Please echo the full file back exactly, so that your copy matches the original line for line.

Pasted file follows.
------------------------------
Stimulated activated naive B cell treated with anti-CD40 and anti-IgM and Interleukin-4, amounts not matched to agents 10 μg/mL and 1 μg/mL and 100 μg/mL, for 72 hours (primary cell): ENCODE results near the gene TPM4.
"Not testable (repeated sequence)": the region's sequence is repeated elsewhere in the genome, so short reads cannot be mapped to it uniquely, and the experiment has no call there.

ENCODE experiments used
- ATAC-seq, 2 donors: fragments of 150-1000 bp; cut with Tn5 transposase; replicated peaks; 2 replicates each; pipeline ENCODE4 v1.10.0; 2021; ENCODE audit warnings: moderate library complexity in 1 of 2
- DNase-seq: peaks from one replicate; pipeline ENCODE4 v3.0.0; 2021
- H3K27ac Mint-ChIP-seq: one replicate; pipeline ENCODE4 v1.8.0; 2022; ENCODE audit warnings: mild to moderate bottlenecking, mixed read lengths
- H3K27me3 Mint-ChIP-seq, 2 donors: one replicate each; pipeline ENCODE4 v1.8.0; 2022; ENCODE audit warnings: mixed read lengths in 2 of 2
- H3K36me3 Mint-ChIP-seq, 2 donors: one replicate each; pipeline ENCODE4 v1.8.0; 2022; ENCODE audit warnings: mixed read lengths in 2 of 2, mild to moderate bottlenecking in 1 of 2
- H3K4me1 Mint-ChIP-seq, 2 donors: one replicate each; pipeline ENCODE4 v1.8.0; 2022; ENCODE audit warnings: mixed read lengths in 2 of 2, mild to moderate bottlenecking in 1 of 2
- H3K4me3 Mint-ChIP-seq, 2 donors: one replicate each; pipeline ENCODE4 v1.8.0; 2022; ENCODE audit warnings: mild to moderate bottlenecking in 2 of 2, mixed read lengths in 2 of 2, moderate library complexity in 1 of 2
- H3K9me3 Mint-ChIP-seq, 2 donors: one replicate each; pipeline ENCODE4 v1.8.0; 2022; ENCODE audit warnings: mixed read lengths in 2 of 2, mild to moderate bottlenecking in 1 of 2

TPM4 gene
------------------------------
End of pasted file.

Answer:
Stimulated activated naive B cell treated with anti-CD40 and anti-IgM and Interleukin-4, amounts not matched to agents 10 μg/mL and 1 μg/mL and 100 μg/mL, for 72 hours (primary cell): ENCODE results near the gene TPM4.
"Not testable (repeated sequence)": the region's sequence is repeated elsewhere in the genome, so short reads cannot be mapped to it uniquely, and the experiment has no call there.

ENCODE experiments used
- ATAC-seq, 2 donors: fragments of 150-1000 bp; cut with Tn5 transposase; replicated peaks; 2 replicates each; pipeline ENCODE4 v1.10.0; 2021; ENCODE audit warnings: moderate library complexity in 1 of 2
- DNase-seq: peaks from one replicate; pipeline ENCODE4 v3.0.0; 2021
- H3K27ac Mint-ChIP-seq: one replicate; pipeline ENCODE4 v1.8.0; 2022; ENCODE audit warnings: mild to moderate bottlenecking, mixed read lengths
- H3K27me3 Mint-ChIP-seq, 2 donors: one replicate each; pipeline ENCODE4 v1.8.0; 2022; ENCODE audit warnings: mixed read lengths in 2 of 2
- H3K36me3 Mint-ChIP-seq, 2 donors: one replicate each; pipeline ENCODE4 v1.8.0; 2022; ENCODE audit warnings: mixed read lengths in 2 of 2, mild to moderate bottlenecking in 1 of 2
- H3K4me1 Mint-ChIP-seq, 2 donors: one replicate each; pipeline ENCODE4 v1.8.0; 2022; ENCODE audit warnings: mixed read lengths in 2 of 2, mild to moderate bottlenecking in 1 of 2
- H3K4me3 Mint-ChIP-seq, 2 donors: one replicate each; pipeline ENCODE4 v1.8.0; 2022; ENCODE audit warnings: mild to moderate bottlenecking in 2 of 2, mixed read lengths in 2 of 2, moderate library complexity in 1 of 2
- H3K9me3 Mint-ChIP-seq, 2 donors: one replicate each; pipeline ENCODE4 v1.8.0; 2022; ENCODE audit warnings: mixed read lengths in 2 of 2, mild to moderate bottlenecking in 1 of 2

TPM4 gene